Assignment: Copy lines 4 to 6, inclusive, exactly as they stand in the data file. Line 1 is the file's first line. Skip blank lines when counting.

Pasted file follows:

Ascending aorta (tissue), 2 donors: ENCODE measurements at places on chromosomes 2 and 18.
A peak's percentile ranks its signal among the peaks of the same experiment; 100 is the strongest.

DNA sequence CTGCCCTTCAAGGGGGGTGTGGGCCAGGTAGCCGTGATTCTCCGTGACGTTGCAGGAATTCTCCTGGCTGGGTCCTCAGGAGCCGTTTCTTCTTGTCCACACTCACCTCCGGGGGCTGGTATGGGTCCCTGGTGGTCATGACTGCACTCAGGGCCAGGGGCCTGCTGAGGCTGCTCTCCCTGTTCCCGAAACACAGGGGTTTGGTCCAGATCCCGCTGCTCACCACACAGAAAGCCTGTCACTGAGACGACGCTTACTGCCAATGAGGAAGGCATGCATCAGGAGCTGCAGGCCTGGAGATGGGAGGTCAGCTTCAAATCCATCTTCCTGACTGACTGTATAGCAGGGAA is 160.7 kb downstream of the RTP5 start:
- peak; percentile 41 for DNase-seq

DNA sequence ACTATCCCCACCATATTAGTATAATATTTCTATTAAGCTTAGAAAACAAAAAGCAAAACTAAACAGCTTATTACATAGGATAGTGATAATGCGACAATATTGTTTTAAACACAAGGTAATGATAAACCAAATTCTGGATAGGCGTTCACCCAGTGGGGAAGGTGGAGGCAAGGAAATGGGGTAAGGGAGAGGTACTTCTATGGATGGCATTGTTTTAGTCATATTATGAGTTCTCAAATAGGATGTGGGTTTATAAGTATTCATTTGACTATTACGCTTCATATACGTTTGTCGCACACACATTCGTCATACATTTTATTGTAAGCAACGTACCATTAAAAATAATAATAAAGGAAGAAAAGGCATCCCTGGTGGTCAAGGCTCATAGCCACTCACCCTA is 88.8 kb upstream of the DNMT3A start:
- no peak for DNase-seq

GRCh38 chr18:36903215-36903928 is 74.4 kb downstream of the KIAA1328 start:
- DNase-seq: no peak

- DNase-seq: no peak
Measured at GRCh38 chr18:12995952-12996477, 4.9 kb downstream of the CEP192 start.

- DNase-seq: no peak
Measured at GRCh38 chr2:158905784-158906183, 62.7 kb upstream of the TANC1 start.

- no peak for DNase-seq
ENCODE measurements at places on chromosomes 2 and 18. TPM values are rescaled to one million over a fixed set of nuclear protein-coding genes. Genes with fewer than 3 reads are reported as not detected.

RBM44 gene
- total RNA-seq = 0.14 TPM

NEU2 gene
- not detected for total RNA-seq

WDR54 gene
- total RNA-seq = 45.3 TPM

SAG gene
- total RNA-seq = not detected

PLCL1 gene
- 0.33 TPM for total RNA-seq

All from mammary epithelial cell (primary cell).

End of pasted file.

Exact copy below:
- peak; percentile 41 for DNase-seq

DNA sequence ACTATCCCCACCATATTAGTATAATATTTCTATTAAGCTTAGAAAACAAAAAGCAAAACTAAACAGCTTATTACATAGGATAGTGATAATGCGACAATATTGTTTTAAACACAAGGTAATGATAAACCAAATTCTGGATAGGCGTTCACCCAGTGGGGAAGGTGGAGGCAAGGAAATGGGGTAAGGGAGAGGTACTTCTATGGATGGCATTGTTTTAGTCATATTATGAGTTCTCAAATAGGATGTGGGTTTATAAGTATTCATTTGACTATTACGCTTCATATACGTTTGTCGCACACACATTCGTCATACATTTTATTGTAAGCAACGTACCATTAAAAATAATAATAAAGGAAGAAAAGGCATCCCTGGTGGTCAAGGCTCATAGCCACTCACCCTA is 88.8 kb upstream of the DNMT3A start:
- no peak for DNase-seq